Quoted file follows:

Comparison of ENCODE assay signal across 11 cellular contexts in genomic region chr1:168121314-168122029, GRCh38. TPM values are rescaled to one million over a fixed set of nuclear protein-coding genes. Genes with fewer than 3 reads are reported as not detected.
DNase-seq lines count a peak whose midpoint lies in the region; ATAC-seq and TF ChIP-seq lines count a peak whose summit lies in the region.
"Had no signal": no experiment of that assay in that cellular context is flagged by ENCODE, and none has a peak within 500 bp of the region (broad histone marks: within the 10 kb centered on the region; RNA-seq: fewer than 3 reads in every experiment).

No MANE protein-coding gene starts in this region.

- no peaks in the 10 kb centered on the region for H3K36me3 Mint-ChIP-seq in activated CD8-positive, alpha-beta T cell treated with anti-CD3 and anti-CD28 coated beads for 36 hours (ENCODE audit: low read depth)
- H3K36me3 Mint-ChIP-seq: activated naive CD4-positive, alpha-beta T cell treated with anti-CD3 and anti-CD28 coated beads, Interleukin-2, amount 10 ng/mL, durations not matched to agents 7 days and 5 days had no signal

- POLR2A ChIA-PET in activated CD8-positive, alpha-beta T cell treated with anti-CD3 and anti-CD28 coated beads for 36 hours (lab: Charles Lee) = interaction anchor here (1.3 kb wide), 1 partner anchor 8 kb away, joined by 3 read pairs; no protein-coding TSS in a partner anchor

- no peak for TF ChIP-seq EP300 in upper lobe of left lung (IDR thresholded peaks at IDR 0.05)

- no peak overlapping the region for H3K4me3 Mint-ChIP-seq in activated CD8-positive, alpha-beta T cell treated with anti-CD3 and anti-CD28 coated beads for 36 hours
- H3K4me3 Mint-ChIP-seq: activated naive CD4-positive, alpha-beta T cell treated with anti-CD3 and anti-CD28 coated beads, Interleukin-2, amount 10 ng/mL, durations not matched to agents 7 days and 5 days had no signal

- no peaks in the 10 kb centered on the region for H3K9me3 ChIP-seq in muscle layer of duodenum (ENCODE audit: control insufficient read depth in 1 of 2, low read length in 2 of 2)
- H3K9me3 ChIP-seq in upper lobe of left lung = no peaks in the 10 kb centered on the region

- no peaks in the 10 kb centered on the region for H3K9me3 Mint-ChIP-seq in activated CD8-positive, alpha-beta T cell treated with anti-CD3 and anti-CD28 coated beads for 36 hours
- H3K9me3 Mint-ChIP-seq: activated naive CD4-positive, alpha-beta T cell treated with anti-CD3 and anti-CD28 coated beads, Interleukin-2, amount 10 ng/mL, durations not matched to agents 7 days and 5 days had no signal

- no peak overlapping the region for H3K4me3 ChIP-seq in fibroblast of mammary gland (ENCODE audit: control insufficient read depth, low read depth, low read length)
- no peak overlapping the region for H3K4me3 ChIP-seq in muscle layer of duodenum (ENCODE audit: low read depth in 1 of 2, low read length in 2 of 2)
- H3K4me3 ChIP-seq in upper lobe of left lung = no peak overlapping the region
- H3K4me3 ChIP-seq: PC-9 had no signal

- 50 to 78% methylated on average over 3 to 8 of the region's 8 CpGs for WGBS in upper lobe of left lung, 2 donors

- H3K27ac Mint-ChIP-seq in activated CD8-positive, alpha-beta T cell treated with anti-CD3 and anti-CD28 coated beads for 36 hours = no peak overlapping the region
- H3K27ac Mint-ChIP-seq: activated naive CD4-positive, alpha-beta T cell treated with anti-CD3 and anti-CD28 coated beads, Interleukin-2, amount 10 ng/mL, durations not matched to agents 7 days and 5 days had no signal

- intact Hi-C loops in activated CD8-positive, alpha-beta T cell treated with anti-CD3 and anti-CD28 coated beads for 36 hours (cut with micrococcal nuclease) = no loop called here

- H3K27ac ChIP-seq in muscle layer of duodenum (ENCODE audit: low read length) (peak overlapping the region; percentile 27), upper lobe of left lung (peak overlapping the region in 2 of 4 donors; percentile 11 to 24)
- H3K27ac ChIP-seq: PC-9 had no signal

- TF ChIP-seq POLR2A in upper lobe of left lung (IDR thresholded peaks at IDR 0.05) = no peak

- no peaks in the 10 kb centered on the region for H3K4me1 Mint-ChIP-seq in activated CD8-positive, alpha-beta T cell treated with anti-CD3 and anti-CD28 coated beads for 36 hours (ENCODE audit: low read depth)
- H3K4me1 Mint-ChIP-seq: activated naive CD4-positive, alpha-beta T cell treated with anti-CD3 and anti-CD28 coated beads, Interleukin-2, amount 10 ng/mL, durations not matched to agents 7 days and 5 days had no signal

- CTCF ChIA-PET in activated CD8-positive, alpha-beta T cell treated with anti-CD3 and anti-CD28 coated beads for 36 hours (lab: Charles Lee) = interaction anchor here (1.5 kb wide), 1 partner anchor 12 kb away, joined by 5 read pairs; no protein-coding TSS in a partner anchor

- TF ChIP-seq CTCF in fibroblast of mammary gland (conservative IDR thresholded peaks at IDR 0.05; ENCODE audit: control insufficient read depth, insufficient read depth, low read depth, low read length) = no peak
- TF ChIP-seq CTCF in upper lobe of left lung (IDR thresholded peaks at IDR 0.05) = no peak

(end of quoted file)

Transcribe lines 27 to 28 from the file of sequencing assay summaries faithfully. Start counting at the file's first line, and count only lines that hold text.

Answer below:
- H3K4me1 Mint-ChIP-seq: activated naive CD4-positive, alpha-beta T cell treated with anti-CD3 and anti-CD28 coated beads, Interleukin-2, amount 10 ng/mL, durations not matched to agents 7 days and 5 days had no signal

- CTCF ChIA-PET in activated CD8-positive, alpha-beta T cell treated with anti-CD3 and anti-CD28 coated beads for 36 hours (lab: Charles Lee) = interaction anchor here (1.5 kb wide), 1 partner anchor 12 kb away, joined by 5 read pairs; no protein-coding TSS in a partner anchor